Urban Library Success Stories: Engaging Your Community in Positive Change
Panelists from three different urban libraries spoke about their success stories. Two were from my old library in Somerville, MA, which just built an awesome new teen room, and I was mostly there to hear them. They were really good, speaking in a conversational way and showing a couple of photos of the teens and their space. There were also people from the Portland, ME and Springfield, MA library talking about their projects, but honestly they were very PowerPoint-heavy and I find that sort of presentation difficult to focus on. But I was happy to hear positive stories from the Somerville Public Library. Even though I don't work there anymore, I still live in Somerville and want the library to do well.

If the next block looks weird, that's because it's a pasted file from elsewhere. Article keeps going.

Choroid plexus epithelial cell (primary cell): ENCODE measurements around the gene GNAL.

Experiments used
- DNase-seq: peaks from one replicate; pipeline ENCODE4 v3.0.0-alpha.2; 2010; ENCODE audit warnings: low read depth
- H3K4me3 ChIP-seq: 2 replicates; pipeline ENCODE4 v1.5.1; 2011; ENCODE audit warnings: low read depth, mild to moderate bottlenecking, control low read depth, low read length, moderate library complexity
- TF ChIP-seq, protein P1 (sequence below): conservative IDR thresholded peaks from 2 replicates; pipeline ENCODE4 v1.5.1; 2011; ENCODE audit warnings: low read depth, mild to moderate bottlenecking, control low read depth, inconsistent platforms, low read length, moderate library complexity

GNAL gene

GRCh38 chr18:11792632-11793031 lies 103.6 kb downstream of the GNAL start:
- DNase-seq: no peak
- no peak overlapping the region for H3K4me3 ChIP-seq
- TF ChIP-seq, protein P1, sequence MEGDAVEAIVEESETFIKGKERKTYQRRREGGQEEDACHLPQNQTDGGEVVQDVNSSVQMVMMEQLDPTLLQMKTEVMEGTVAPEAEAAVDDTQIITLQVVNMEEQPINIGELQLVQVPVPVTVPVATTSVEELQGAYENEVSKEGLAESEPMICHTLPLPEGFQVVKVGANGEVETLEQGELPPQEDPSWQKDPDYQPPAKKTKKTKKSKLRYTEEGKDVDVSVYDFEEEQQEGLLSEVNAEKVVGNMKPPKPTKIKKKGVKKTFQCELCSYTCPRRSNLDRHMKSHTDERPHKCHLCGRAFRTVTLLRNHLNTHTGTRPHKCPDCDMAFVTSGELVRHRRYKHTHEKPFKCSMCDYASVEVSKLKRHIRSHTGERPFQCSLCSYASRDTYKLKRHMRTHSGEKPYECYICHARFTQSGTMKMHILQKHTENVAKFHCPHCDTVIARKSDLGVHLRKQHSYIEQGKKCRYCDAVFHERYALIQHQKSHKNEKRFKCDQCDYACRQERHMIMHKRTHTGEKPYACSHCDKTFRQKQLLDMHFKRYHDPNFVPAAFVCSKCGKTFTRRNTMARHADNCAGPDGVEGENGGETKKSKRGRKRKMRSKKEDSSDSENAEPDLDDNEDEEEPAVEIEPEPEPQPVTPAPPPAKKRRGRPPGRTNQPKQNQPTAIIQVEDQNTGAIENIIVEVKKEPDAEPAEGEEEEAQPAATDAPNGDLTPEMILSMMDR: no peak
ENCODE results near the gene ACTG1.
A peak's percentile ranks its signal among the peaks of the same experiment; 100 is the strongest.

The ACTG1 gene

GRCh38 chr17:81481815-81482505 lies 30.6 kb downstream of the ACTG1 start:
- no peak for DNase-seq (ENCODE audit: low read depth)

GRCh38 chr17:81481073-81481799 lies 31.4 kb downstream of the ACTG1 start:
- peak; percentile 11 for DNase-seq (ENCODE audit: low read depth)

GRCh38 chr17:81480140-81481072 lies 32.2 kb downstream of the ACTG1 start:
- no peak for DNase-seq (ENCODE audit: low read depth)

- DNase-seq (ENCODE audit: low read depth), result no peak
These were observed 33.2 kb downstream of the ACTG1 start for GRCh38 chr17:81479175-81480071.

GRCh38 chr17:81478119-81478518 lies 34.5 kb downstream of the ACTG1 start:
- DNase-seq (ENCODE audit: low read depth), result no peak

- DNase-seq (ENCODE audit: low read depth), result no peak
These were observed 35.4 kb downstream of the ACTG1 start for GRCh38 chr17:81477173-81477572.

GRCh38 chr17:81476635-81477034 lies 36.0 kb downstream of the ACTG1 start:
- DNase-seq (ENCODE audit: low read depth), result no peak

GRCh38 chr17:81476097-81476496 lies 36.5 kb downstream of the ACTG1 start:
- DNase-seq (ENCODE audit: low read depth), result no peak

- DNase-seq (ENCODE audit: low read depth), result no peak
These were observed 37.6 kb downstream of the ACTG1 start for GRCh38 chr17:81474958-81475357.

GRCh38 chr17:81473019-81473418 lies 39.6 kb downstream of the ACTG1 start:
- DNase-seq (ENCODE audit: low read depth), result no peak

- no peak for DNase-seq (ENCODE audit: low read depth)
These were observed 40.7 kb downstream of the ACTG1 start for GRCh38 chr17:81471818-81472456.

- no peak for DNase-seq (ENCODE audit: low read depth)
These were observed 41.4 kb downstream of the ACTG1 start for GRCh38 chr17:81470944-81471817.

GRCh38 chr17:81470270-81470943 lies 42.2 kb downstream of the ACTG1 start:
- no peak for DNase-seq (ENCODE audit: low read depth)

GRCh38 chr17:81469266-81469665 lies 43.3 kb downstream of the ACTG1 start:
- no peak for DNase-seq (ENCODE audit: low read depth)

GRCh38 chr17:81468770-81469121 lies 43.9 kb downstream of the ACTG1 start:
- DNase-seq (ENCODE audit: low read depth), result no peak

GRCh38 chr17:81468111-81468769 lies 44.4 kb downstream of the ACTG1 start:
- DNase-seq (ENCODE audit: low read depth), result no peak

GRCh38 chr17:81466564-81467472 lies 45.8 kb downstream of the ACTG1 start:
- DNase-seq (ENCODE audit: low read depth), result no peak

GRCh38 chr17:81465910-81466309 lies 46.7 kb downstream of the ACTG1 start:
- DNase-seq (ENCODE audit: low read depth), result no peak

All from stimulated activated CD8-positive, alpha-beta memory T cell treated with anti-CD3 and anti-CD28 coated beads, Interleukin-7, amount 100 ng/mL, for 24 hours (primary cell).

Those are all the sessions I attended, but of course I also got to catch up with other librarians, some of whom I only see at these conferences. I also won a raffle sponsored by the Maine Library Association (co-sponsors of the conference). My prize was an L.L. Bean backpack full of really great hiking and camping supplies like a guide to Maine trails, L.L. Bean socks, a first aid kit, emergency blanket, water bottle, water purification tablets, knife, compass, protein bars and a ton more. Of course, I also came back with lots of inspiration and a ton of ideas!
For now though, I'm exhausted. I need to get some rest and catch up on my reading.